Cuomo says that nursing home staff who refuse coronavirus tests “shouldn’t work” there
New York State Gov. Andrew Cuomo said at his daily press briefing yesterday that nursing home workers who refuse COVID-19, or novel coronavirus, tests “shouldn’t work” there.
Cuomo announced on Sunday that he would be signing an executive order that would require nursing homes to test all of their staff members twice a week for the coronavirus.
“Oh, that’s a problem. If the nursing home agrees, and the local government agrees and we do have the tests and the nursing home staff person just doesn’t want to take the test? Even though it’s available? Uh, I’d have to check with the lawyers,” Cuomo said. “But I would say, with counsel’s opinion: then a person shouldn’t work in a nursing home. We can’t make you take a test, but you don’t have a right to work in a nursing home either and if the test is available, and you can take the test and there’s no cost to you to take the test, why wouldn’t you take the test?”
Additionally, staff members who test positive for the virus have to go on a 14-day quarantine before being able to return to work at the home, after it came out that the state was allowing asymptomatic but positive testing staff members to work at the nursing homes.
“If you don’t want to take a test, why would we let you work in a nursing home and possibly endanger a very vulnerable population?” Cuomo said.
Read more about this in this article: The New York Post
De Blasio Supports bill capping food delivery fees
New York City Mayor Bill de Blasio said that he is in support of the City Council’s proposed bill to set a cap on delivery fees for restaurants during the coronavirus pandemic yesterday at his daily press briefing.
This would make it so that third party delivery services, like Seamless and Grubhub, wouldn’t be able to charge restaurants extremely high fees for delivery during a time when delivery is pretty much their only business option.
“I do support that legislation,” de Blasio said. “We want to make sure people are treated fairly and [NYC City Council] saw something that wasn’t fair to everyday people going through so much. I think it’s smart legislation so I will support it.”
The City Council virtually discussed their proposed bill back on April 29, and if passed it would limit the companies to charging up to 5 percent for orders submitted through the platforms, and up to 15 percent for delivery fulfillment.
They would receive a $1,000 fine for each restaurant for each day that they’re overcharging fees.
Read more about this in this article: Eater New York.
Brooklyn family to sue two funeral homes that mishandled their loved one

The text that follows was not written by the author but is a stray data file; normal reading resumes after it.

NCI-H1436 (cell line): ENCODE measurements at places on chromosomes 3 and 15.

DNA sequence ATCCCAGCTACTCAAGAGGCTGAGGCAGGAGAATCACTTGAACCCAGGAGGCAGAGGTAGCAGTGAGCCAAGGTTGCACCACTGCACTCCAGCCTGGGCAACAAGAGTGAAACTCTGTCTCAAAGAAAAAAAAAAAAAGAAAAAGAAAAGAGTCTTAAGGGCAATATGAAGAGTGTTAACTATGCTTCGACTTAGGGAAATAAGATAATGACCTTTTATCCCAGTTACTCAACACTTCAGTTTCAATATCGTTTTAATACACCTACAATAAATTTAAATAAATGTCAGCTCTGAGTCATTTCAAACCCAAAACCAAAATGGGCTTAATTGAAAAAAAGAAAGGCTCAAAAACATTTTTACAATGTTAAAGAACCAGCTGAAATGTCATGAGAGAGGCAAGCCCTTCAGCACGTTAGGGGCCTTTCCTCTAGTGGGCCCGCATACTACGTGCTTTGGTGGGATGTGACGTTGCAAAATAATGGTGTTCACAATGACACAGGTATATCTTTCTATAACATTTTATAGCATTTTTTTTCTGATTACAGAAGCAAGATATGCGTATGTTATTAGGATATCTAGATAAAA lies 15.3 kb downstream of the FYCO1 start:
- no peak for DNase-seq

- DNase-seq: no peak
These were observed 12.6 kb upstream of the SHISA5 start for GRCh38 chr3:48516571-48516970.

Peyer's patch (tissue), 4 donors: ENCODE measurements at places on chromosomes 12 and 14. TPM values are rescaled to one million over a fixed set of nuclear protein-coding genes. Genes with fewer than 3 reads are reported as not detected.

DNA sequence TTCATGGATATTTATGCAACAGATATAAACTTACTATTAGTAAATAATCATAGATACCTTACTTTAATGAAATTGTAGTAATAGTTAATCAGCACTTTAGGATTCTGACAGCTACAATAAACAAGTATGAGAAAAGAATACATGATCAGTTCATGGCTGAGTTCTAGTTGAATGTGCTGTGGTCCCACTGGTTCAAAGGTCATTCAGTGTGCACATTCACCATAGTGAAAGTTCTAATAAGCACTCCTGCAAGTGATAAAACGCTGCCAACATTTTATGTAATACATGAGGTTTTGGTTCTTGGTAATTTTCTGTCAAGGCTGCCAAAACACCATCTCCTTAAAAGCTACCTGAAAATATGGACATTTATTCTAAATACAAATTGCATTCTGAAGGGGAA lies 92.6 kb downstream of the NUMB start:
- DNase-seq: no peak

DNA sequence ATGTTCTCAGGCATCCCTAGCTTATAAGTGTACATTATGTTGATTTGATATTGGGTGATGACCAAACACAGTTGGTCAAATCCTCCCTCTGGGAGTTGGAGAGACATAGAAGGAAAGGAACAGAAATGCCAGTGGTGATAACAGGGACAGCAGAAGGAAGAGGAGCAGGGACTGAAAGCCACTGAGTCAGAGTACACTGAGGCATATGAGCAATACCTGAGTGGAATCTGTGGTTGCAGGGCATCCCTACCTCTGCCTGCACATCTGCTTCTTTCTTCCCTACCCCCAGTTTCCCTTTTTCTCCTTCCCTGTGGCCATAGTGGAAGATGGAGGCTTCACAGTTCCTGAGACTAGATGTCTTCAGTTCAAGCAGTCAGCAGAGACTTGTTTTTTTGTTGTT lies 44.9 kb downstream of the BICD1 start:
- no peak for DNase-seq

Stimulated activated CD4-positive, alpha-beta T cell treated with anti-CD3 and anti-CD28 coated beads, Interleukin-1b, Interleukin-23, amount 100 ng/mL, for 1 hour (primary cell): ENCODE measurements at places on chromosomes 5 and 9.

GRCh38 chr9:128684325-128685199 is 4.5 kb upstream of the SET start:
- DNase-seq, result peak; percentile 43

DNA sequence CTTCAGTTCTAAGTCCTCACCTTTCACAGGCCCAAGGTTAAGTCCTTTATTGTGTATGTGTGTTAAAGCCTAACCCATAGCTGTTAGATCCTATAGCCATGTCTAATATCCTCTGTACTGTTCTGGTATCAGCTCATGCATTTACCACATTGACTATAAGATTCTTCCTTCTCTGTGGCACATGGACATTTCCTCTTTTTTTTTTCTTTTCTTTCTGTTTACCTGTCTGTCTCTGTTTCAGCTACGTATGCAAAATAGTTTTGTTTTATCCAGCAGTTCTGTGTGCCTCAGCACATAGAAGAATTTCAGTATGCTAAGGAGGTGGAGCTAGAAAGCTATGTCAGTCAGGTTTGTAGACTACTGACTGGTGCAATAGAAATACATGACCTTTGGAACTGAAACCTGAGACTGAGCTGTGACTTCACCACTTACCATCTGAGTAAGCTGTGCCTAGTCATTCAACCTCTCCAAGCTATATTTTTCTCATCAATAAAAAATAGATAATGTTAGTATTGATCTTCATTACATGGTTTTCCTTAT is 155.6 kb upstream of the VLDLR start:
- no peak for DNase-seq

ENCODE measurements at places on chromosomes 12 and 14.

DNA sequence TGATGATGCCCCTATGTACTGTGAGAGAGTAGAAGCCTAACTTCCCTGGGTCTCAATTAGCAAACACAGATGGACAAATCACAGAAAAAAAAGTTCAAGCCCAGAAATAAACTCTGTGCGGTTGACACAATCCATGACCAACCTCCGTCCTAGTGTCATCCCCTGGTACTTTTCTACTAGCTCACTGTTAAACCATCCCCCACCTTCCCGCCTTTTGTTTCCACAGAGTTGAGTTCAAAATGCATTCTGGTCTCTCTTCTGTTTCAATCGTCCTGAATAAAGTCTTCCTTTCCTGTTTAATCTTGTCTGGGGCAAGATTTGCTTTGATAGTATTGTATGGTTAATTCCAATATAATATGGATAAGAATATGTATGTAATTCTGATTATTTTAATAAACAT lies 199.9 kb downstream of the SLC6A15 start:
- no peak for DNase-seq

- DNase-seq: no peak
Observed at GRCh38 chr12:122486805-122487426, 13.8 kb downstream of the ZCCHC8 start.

A Brooklyn family plans to sue two funeral homes in the borough after the body of their dead loved one who died of coronavirus was stacked up with around 99 other bodies at a funeral home they weren’t even using.
The family of Angela Rodriguez said that her body was found stacked in a pile of 100 bodies at the Andrew T. Cleckley Funeral Home last month.
Possibly more confusing than the mishandling of the bodies — the family doesn’t even know how Rodriguez ended up there.
They had made arrangements with the Dekalb Funeral Services to have her cremated back in March, so it is unclear how their loved one ended up in a different place.
The lawsuit says that both of the funeral homes engaged in a breach of duty and deceptive trade practices.
“What we want are answers, who did what, when, why,” Kathryn Barnett, the family’s attorney, said. “Angela Rodriguez was a living, breathing human, she wasn’t just some piece of trash that could be discarded because she had passed away.”
Read more about this in this article: Eyewitness News
Queens Boulevard’s years-long redesign stalled, yet again, due to coronavirus
The final phase of the Queens Boulevard redesign has been stalled yet again due to the coronavirus crisis, New York City Department of Transportation Commissioner Polly Trottenberg said yesterday.
The project, which would redesign the 1.2-mile stretch of the boulevard between Yellowstone Boulevard and Union Turnpike in Forest Hills to increase street safety, has been delayed before.
Work on the project was set to resume this summer, but Trottenberg explained that this will not be possible due to the virus, as it would require sign-offs from the Federal Highway Administration and the state’s Department of Transportation.
“There were some things we were trying to wrap up with that project before corona’ hit with a design firm and state overseers,” Trottenberg said.
The project has been going on for a few years now and is meant to increase safety on the “boulevard of death,” as it came to be called because of all of the crashes that have happened there.
“DOT remains committed to the Queens Boulevard redesign, and hopes to be able to implement the project starting later this year,” an agency spokesperson wrote in a statement.
Read more about this in this article: Patch.